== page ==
Wonderful. I now know I am justified in purchaseing a new & proper camera. I think I get the composition right but the richness & quality in the picture is just not there.

    Do they do any of these classes in Melbourne?

  • At 4/22/2010 10:13 pm, Anonymous Anonymous said…

    Oh booooooo can't believe I missed on all this educational goodness by Lecturer Billy :( Looks like it was an awesome event with great secrets and great food!

  • At 4/23/2010 1:33 am, Blogger Helen (Grab Your Fork) said…

    Hi Trissa - It was a great class. Always worth trying to learning as much as you can from others. And oh, you are far too kind. I know that food blogger The Amateur Gourmet from NYC now teaches food writing classes but oh, I think good writing is all about practice. I'm not sure why you need tips - I think your style is perfectly absorbing as it is :)

    Hi Hannah - I think we all start out using flash on our cameras until we realise it is much better to turn it off, both for discretion and photo quality.

    Like anything, food photography is about practice. Mine has certainly come a long way from when I first started!

    Hi Joey - Always good to expand on your skills, and yes, I did learn quite a few new tips and tricks :)

    Hi Billy - The article did make me cringe at times but oh, quite a few elements seemed to ring true!

    Thanks for running the workshop - had much fun and still in awe of your stunning photos.

    Hi Simon @ the heart of food - I suppose it's always tempting to include the goriest or most extreme details but I do wonder how the dining scene has changed as blogs and iPhones have become more ubiquitous.

    It's always quite funny to compare photos - everyone has a different perspective, much like everything we experience in this world, I guess :)

    Hi Tina - Oh I wouldn't say cold, but there were a few cries of protest when the ice cream started to melt!

    Hi OohLookBel - Ha, I may have run a food blog for a while but it doesn't mean my photo skills can't be improved! And thank you, the asparagus shot was a last-minute 'let's be creative' angle. The workshop has made me rethink composition.

    Hi Stephcookie - I'm yet to get onto Lightroom but hopefully soon. The tools look so much easier to use than Photoshop!

    Hi Billy - Shh.... noone noticed... lol

    Hi Karen - Hopefully Billy will run more classes in future although your pics are amazing. What do you need to go for?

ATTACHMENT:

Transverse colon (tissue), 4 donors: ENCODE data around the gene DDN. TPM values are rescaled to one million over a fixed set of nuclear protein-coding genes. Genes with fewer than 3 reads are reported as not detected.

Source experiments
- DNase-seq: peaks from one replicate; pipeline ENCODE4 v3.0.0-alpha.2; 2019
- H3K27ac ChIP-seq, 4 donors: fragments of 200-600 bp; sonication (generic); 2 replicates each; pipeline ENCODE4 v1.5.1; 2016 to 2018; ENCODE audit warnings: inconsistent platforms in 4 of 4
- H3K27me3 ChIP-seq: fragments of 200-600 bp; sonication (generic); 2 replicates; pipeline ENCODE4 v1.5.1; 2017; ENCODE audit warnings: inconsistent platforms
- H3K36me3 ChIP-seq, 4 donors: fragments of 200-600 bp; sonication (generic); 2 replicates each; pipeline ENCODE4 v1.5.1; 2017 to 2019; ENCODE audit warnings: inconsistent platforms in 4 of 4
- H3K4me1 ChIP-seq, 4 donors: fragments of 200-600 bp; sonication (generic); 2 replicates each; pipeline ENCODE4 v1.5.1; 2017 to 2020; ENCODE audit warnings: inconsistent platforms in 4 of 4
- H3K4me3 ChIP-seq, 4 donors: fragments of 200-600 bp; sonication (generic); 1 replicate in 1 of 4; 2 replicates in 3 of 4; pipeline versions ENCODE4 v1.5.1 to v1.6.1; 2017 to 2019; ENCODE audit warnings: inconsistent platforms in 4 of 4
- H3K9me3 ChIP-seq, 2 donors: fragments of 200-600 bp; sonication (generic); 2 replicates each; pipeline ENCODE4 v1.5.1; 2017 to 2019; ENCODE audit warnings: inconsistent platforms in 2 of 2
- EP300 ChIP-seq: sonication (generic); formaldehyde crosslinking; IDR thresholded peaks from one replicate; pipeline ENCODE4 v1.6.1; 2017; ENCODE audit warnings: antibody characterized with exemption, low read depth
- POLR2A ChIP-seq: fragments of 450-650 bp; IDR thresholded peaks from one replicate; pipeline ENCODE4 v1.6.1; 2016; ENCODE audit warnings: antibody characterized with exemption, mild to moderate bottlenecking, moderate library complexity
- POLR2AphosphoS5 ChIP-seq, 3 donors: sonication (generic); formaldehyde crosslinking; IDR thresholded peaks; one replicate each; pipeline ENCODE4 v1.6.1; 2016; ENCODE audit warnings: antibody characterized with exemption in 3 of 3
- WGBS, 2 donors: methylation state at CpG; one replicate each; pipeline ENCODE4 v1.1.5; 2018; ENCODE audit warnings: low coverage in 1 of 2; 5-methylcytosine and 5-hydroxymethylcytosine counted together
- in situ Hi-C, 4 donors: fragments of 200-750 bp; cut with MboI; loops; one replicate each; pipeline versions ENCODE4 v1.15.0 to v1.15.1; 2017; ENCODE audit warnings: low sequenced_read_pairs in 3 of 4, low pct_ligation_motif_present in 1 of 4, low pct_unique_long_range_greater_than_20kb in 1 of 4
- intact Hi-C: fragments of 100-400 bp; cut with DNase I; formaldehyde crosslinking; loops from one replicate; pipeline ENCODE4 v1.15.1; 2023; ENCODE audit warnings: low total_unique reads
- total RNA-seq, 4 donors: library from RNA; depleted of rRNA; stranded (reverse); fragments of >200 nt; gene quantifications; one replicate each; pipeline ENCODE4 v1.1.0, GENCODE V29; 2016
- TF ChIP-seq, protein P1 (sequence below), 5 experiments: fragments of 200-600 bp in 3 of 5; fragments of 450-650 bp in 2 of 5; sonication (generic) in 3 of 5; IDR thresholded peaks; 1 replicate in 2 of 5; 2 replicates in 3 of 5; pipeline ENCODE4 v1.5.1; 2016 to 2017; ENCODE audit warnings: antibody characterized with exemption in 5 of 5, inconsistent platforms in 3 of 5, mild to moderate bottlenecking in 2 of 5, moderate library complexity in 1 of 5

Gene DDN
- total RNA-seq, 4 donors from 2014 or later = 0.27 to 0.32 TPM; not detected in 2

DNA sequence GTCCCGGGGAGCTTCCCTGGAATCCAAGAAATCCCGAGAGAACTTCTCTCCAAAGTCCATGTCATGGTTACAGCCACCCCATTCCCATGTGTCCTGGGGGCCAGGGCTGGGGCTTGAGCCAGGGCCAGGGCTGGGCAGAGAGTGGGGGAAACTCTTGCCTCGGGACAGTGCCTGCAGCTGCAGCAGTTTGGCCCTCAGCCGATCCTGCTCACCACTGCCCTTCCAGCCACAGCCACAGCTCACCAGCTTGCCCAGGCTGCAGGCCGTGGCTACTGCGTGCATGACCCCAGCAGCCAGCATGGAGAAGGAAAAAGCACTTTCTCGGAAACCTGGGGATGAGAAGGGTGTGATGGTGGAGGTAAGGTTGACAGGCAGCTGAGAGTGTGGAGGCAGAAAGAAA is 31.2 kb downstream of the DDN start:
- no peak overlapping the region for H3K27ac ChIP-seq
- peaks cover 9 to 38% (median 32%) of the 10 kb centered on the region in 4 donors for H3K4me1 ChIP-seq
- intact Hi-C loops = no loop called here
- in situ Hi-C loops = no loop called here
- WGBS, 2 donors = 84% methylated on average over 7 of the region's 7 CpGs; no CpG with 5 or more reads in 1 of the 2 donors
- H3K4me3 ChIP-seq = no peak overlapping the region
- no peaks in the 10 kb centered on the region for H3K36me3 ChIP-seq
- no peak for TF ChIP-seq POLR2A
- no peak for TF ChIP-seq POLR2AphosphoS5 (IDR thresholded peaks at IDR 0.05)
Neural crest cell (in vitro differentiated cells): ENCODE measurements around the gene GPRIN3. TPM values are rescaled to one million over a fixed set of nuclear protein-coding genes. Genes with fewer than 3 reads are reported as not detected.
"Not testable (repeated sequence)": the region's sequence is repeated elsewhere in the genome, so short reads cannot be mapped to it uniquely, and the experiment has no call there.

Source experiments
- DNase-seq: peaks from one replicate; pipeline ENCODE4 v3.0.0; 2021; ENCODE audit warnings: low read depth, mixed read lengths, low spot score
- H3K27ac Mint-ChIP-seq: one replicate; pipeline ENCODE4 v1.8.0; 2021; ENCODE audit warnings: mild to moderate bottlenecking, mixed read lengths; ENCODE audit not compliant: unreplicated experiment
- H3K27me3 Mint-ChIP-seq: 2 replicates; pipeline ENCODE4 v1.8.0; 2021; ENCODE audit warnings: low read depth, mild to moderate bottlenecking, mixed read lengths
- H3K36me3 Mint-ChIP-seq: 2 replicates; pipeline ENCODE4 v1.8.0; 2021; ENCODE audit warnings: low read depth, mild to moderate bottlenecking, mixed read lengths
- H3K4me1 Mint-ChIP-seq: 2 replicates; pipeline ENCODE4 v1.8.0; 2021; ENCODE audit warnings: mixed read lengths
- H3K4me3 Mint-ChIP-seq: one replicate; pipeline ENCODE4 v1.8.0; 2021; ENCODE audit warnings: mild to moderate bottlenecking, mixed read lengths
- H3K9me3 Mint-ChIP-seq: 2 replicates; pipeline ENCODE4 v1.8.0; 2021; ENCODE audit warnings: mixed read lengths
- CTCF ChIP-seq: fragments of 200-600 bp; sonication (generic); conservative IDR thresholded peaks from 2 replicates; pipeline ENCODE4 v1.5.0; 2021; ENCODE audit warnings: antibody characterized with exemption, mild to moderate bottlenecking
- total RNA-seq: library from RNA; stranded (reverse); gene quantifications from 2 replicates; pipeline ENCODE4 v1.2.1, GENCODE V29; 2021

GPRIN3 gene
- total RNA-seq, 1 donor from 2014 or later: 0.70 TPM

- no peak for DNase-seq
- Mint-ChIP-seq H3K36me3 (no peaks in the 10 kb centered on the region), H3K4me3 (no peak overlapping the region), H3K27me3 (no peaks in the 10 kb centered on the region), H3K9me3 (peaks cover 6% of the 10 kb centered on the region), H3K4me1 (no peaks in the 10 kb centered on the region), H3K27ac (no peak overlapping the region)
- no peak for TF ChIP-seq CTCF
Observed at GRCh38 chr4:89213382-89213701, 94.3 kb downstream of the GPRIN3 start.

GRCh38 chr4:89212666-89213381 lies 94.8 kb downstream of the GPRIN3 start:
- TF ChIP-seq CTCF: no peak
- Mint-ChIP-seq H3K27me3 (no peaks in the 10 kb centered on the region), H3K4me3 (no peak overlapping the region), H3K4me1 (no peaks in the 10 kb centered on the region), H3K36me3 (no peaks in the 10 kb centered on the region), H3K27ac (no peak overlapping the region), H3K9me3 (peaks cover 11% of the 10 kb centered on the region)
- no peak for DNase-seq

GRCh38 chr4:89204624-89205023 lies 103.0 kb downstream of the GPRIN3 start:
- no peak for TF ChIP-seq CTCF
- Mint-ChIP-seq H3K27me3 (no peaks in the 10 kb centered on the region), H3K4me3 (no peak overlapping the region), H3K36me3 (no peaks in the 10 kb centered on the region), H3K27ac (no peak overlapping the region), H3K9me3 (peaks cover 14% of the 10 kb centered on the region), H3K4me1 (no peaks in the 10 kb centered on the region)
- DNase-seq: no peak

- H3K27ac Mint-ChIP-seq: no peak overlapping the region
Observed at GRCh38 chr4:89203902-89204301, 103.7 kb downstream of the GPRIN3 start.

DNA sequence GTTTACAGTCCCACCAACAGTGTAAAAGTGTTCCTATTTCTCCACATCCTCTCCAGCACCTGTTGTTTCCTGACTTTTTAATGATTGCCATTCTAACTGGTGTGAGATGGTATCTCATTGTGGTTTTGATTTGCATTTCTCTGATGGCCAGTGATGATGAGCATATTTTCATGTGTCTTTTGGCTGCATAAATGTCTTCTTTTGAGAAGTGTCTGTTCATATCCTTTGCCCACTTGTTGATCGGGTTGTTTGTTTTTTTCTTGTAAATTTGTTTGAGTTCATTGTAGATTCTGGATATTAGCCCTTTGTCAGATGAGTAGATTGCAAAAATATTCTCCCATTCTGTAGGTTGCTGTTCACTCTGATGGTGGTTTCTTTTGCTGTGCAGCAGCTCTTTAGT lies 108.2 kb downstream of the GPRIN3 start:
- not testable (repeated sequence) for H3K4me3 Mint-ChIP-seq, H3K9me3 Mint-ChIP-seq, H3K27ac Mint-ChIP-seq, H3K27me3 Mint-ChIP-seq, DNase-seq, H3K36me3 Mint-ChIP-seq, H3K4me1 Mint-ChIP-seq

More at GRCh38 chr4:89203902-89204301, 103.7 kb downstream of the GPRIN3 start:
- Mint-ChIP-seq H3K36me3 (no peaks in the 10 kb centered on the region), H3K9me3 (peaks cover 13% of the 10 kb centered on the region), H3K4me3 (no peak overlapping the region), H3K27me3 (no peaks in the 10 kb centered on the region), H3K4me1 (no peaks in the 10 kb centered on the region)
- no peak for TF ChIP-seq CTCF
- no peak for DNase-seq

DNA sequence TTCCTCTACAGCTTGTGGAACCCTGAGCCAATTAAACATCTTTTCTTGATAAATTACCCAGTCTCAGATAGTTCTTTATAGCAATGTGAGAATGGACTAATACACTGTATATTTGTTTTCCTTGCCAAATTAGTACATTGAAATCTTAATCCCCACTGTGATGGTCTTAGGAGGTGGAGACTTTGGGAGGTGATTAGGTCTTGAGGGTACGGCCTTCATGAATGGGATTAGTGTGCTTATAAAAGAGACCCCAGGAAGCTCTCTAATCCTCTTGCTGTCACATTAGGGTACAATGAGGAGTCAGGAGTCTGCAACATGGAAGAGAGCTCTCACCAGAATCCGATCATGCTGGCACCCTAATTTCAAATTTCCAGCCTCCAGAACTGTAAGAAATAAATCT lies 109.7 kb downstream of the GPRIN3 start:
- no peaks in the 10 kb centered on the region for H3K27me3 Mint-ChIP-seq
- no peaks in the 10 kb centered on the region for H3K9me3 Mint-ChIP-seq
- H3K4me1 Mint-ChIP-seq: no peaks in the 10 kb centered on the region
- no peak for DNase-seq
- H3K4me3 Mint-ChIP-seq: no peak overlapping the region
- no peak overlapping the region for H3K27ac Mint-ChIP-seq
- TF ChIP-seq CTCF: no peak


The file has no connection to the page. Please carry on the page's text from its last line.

And it's true what they say - everyone always looks forward to the catering most whenever there's training or a workshop!

    Hi Sara - The microphone thing is odd, although sometimes I've wanted to use it myself as a notetaker - I haven't yet!

    Hi JT - Have fun at the workshop. Can't wait to hear your thoughts about the day!

    Hi Penny - Post-processing does take ages. If only we could have all have assistants to help us with our blog posts :)

  • At 4/23/2010 1:48 am, Blogger Helen (Grab Your Fork) said…

    Hi john - Your photos are already great but it is interesting to observe other people's workflows and ways of doing things. Billy is quite generous at sharing. Am sure you'll have a ball.

    Hi Adrian - Food flasher does sound rather wrong!

    Contain ourselves? Of course we did - we're food bloggers! I think we all had reasonably similar patience levels though. After about 3-5 min people wanted to dig in!

    - I've seen quite a few people take photos in restaurants and they're not always food bloggers or tourists. Presumably for their facebook account or personal blog.

    Blogging is a labour of love - only fellow bloggers understand the amount of effort that is invested in each one :)

    Hi Arwen - I agree that eating is important, but it seems that everyone loves a good food photo too. I think it's a matter of balance? And yes, the workshop was great.

    Hi Amy - Food paparazzi is quite a strong term, but then there's nothing quite like a swarm of food bloggers attacking a newly served dish.

    Hope your insomnia is getting better. I reckon a heavy tome on physics would surely help put you to sleep :)

    Hi A Cupcake or Two - Ahh I must get into Lightroom. Seems like everyone is using it!

    Hi Sandie - Was lovely to meet you too. Looking forward to seeing your post on the day :)

    Hi Iron Chef Shellie - Maybe Billy will take his workshop interstate!

    Hi Matt - Have fun with the camera. I think many food bloggers succumb to the appeal of DSLRs quite quickly. It's a lot of fun.

    Hi chocolatesuze - Ha, I could totally imagine that scene happening too.

    Hi Forager - Billy is indeed a master. I am getting faster at writing blog posts but I also seem to be taking more and more photos. Argh!

    Hi cyberiagirl - I admire your discipline in not taking photos. It is a challenge to write without photos, especially when so many publications use photos to help illustrate a story. Keep doing with what you feel comfortable with, I say :)

    Hi nommynomnom - Was great to meet you too and lol, I don't say greedy, I say entrepreneurial!

    Hi Just Desserts - At the moment Billy is only running one more in Sydney, but who knows, maybe he'll be able to organise one in Melbourne soon too.

    Hi FFichiban - It was a fun day and good to get some different ideas and concepts about food photography. You'll have to find out from Billy when the next workshop will be held!

  • At 4/24/2010 9:51 am, Blogger Steph J said…

    hi helen, great to meet you at the class. Thanks for sharing the article on the LA times - i have often wondered what the restaurants think of people who pull out their camera to take a shot of every dish that is served at their table. The whole food blogging thing is all new too me - so i am appreciative of people like you who have the time to do so.

  • At 4/29/2010 8:50 am, Blogger Helen (Grab Your Fork) said…

    Hi Steph J - It was lovely to you. A gathering of food photographers is always a meeting of like minds :) Food blogging is great fun, and it can be a challenge, but you do find your skills improving with each and every post!